Hollow rhetoric … the Government is not doing all they can!

Yesterday’s labour force data which showed how quickly the labour market is deteriorating, brought some extraordinary reactions from the Federal government. So far their response suggests to me that they have no coherent plan to meet the crisis and are trying to operate within the same labour market policy framework that the previous government installed. That framework failed to achieve full employment when the economy was growing and will do nothing at all for a labour market that is now in freefall. A major shift in policy is needed. More worrying is that the labour force data shows that the teenage segment is in terrible shape. That requires immediate policy action. But the responses I have heard overnight suggest very little will be done because the Employment Minister seems to want us to believe that “there is no quick fix”. That claim is of-course nonsense. The costs of the downturn could be considerably lessened if the Government abandoned neo-liberalism and demonstrated some leadership through direct job creation.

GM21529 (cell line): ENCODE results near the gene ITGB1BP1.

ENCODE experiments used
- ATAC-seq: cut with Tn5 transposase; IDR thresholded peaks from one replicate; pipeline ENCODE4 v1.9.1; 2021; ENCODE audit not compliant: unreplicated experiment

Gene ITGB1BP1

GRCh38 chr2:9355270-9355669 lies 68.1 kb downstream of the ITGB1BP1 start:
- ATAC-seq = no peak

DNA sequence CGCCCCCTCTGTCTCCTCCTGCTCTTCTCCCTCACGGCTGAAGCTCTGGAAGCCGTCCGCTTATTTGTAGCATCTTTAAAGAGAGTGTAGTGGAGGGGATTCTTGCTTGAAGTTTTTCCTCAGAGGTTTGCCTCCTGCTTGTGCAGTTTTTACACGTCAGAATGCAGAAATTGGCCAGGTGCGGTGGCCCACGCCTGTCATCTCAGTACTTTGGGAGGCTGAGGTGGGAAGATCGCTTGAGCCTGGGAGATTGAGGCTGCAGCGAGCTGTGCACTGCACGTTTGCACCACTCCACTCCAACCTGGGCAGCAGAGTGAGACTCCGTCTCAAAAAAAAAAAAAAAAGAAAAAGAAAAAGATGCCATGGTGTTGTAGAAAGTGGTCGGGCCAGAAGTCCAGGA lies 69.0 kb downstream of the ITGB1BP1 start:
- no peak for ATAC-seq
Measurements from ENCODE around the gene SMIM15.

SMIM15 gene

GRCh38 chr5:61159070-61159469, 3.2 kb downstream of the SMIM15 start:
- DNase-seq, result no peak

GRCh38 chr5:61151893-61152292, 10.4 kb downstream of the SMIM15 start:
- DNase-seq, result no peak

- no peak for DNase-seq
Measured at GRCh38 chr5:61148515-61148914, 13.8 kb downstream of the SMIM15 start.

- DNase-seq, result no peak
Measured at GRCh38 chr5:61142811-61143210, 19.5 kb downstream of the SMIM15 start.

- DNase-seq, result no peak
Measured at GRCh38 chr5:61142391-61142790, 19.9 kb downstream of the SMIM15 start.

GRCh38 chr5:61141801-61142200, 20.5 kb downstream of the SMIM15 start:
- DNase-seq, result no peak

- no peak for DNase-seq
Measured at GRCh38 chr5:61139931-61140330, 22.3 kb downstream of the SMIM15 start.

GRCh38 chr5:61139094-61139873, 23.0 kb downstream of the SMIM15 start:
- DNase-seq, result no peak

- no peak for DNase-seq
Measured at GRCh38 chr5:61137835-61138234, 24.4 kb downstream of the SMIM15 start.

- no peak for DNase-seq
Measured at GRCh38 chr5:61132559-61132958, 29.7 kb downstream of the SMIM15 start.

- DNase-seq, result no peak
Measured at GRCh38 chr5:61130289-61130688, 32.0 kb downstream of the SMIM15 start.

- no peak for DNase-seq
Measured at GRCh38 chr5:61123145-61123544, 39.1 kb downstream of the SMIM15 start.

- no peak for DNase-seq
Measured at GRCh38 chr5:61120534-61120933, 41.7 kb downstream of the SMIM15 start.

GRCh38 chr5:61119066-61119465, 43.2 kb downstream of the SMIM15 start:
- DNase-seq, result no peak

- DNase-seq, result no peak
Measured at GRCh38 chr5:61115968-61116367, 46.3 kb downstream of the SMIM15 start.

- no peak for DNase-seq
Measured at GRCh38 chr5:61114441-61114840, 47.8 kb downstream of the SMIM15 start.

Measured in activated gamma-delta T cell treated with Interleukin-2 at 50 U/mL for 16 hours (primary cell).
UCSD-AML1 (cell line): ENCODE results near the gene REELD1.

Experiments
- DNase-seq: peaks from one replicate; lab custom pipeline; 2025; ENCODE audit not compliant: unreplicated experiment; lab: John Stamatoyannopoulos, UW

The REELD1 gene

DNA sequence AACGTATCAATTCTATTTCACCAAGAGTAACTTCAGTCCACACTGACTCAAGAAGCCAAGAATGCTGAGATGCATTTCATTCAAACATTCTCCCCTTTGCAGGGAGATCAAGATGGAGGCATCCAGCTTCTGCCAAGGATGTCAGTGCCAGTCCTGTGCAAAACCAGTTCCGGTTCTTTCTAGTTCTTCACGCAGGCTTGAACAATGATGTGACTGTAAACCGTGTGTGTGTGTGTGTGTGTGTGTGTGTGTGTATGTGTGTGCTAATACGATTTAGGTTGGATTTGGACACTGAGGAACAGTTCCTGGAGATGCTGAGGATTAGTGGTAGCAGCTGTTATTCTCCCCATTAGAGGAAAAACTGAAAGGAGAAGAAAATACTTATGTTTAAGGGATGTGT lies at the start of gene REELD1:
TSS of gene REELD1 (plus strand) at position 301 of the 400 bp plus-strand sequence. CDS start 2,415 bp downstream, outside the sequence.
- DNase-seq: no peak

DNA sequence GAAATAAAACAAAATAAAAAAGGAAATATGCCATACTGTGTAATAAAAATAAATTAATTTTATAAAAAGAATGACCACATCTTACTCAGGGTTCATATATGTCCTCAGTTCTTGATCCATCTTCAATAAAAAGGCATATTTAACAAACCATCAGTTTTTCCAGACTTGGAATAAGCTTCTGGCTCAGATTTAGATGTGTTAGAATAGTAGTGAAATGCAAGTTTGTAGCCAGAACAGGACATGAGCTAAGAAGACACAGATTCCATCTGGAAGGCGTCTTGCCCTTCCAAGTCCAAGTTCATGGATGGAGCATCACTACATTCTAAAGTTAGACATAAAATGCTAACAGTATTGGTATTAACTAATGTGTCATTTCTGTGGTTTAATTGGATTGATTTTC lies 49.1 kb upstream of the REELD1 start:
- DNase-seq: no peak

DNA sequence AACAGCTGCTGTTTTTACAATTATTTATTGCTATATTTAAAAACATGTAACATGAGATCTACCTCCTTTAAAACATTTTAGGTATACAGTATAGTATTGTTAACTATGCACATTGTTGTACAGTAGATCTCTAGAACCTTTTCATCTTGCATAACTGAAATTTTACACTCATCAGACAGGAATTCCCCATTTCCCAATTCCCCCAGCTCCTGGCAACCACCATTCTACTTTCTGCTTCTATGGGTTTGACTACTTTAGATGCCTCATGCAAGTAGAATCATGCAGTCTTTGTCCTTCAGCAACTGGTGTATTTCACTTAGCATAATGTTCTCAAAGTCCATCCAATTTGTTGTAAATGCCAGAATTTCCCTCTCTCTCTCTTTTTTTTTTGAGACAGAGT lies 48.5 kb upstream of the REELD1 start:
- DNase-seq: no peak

In her responses yesterday, the Employment Minister seemed to be trying to mix empathy with political instinct. But I am sorry to say, that this is an impossible challenge … her remarks just don’t cut it. Consider these quotes that she gave in various ABC radio interviews:

For the real life Australians that these numbers represent, these are dreadful days, we understand that … But this country would have been in a far worse position had we not acted and we have acted to stimulate the economy … Despite being advised by some to wait and see, the Rudd Government hasn’t waited to see these figures before taking decisive action to support jobs in our economy.

I agree that they have acted more quickly than governments in recent recessions. I disagree that they have done enough to save jobs. More later. But if the Government really understood how dreadful the rising unemployment is then they are being callous by not meeting it head on. Instead of directly creating jobs and making the lives of the unemployed more comfortable they are fiddling with new versions of the neo-liberal (supply-side) Job Network.

Further, her comments to the media, correctly note that unemployment is something beyond the control of those who suffer its burden … which is a fundamental rejection of the supply-side myth that the unemployed “choose” or “cause” their own wretched state. If the Government truly believed that then they wouldn’t be pumping billions more into the failed Job Network. But in the same response to the media, the Deputy PM shifts any responsibility for the unemployment away from the Federal government. She said:

“The Australians who become unemployed as a result of this global recession hitting this country are obviously not the people who caused the global recession. They are bearing the brunt of forces beyond their control …